A drop in temperature, snow on the mountain peaks and leaves changing color? Yes, please! This weekend’s weather change is most welcome, as it signals the end of energy-draining heat and the advent of my favorite season of the year.
In the beautiful but fading colors of fall, people often sees reminders to slow down, to reflect, to appreciate nature’s “grand finale” and appreciate the lessons of the trees on how healthy it can be to just “let go.”
But have you noticed the local nurseries have flats of pansies for sale? Those pansies can be planted in the fall, when they will begin to grow. Throughout the fall and the winter, they are busy putting down roots and growing stronger, so that when the snows melt, the pansies are lush and full.
Fall, for the pansies, is a season of growth! I love that.
I love that it’s still too early to stress out about Christmas (which, I know, is right around the corner). I love that the sweltering days are gone, leaving autumn as the season that is “just right.” Just right for planting bulbs, just right for a “fall cleaning” of the house, just right for resetting goals for the year’s final quarter.
I’m with F. Scott Fitzgerald when he said, “Life starts all over again when it gets crisp in the fall.”
A recent report from Pinterest shows that every year, “searches for organization, routine, positivity, and goal setting spike twice — once during the new year as resolutions are in full swing, and again right before fall.”
“Over the years, we’ve seen the end of summer become a distinct and significant moment on Pinterest when people want to make personal changes to refresh their routines, set goals, get organized and most importantly, stay positive,” says Enid Hwang, culture and community manager at Pinterest.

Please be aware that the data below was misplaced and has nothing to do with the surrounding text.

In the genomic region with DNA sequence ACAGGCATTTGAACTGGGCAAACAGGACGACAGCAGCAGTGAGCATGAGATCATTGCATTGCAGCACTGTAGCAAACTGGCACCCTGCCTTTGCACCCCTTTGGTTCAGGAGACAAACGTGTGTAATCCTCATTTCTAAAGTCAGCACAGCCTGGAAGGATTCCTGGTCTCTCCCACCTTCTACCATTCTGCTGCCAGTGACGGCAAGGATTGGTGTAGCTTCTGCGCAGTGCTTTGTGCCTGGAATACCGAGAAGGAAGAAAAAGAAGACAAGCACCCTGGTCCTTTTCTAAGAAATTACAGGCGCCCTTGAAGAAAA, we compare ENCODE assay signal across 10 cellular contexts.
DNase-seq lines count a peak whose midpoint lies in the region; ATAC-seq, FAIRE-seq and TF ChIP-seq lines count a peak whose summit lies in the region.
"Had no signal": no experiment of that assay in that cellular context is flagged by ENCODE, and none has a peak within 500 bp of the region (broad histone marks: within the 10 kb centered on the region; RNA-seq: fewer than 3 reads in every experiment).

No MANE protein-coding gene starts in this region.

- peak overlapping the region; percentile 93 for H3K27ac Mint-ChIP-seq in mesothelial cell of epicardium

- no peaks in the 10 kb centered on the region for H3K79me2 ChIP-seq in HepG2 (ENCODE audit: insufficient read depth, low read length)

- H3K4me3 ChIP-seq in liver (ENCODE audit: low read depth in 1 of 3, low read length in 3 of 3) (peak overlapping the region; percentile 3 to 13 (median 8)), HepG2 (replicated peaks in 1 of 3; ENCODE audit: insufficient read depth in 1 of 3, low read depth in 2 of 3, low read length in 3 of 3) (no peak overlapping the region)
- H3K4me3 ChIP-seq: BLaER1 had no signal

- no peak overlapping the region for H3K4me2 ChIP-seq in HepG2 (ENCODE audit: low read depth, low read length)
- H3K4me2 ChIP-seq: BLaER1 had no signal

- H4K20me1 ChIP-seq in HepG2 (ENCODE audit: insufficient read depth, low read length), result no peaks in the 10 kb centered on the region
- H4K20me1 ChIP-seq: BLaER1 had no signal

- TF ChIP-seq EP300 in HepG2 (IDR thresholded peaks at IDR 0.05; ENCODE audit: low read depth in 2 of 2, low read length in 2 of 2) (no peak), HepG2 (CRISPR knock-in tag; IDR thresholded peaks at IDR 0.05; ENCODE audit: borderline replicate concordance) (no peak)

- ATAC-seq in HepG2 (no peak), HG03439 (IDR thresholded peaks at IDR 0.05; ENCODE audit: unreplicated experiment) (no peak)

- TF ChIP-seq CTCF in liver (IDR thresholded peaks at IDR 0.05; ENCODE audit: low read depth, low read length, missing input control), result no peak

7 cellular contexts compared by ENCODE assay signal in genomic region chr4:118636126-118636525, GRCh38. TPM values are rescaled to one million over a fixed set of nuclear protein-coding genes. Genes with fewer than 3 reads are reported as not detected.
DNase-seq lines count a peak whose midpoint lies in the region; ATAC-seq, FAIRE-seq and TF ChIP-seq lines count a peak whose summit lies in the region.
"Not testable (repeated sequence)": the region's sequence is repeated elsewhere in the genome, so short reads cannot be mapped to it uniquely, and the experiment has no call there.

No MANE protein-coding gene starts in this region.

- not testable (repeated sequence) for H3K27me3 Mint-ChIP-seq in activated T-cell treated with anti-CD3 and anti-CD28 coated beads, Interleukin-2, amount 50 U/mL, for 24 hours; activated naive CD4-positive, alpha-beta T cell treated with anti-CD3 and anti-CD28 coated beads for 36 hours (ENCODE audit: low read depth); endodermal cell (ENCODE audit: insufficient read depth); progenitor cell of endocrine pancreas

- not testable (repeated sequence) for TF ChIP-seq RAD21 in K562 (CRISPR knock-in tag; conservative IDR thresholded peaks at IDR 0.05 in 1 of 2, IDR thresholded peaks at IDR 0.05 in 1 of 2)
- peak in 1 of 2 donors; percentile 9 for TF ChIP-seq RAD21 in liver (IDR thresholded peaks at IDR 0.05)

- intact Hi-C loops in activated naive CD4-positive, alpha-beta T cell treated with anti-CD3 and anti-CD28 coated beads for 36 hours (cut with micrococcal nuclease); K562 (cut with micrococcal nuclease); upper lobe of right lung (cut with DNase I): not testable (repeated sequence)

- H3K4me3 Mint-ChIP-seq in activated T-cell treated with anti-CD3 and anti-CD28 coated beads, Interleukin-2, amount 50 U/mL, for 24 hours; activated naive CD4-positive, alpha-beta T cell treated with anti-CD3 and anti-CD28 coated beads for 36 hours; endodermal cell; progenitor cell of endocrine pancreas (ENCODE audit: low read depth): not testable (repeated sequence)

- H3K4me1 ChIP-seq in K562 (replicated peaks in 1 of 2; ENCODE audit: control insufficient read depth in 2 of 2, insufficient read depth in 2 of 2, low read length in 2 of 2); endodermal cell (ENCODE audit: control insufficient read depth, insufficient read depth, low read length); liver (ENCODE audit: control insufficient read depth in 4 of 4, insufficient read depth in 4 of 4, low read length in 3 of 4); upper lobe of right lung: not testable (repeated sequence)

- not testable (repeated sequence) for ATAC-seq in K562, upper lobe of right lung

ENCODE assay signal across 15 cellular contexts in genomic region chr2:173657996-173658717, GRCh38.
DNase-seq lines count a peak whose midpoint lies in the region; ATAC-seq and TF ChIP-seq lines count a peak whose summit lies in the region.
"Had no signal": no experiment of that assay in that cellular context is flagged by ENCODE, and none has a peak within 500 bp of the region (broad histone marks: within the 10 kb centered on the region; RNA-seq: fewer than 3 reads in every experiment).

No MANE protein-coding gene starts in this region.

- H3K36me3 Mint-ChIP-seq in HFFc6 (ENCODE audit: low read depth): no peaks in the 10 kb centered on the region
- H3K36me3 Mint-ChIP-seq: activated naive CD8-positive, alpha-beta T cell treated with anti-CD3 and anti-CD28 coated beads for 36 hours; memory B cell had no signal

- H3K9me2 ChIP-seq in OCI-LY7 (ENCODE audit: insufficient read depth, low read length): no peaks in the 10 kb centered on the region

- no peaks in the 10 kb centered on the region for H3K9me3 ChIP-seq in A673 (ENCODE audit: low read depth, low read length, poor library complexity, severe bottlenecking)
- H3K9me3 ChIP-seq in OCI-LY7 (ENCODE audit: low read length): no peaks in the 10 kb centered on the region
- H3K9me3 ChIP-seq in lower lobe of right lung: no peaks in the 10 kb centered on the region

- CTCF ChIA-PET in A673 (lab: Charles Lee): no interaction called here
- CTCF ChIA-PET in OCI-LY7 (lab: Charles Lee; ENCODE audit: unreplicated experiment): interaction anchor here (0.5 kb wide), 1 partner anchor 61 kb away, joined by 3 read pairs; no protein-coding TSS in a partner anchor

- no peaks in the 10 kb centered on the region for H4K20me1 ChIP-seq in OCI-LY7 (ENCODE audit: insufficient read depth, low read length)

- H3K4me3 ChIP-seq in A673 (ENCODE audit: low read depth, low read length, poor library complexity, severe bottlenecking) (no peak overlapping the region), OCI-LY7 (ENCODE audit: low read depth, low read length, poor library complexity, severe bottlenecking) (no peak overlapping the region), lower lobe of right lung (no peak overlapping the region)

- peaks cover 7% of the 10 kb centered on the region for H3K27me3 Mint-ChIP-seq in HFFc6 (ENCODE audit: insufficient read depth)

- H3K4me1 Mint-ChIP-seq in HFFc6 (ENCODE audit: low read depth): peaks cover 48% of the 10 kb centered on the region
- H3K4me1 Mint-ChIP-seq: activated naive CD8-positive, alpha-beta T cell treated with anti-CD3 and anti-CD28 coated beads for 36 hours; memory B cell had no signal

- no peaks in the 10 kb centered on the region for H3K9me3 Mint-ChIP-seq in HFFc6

We’ve all heard the stats: The average New Year resolution setter makes it about mid-way through January before they’ve given up on the “resolutions.” Maybe the reason is those resolutions are the ones people feel they “should” make, not the ones they really want to make. One writer said, “January resolutions are about will; September resolutions are about authentic wants.”
Maybe it’s that the last quarter of the year goes by so quickly (one more month until Halloween, two until Thanksgiving and barely three until Christmas) that autumn goals are more realistic, most focused on small wins that can add up to big changes.
Vancouver-based educator Mehrnaz Bassiri said in her TEDx talk on starting small to achieve success, “Small wins have a transformational power. Once a small win has been accomplished, forces are set in motion to favor another small win and another small win until the combination of these small wins lead to larger and greater accomplishments.”
She has a few suggestions.
Judge realistically. Sometimes we see “miracle stories” and think that if we don’t match them (in weight loss, bank account size or academic accolades, for example) that we have somehow failed. Not so. Those small wins can really add up. I wish I could say I found a miracle diet that let me lose 45 pounds in 45 days. I didn’t. But I did find one that has helped me lose 45 pounds in three years.
Next, keep track of your wins. Journaling in all its varieties is a great way to see progress over time. And, she notes, find a small support group.
“Research shows that when we share our big and important goals with other people, as soon as we receive social acknowledgement and social recognition, our brains get tricked into thinking that we’ve already accomplished that goal,” she says, making it harder to actually achieve those goals.
Pick one or two people to share those goals with and who will cheer you on along the way and get going!
It’s the perfect time.
Holly Richardson, a regular contributor to The Salt Lake Tribune, has modest goals: plant daffodils, tulips and irises. Sew dolly sleeping bags. And gear up for the most stressful holiday of the year.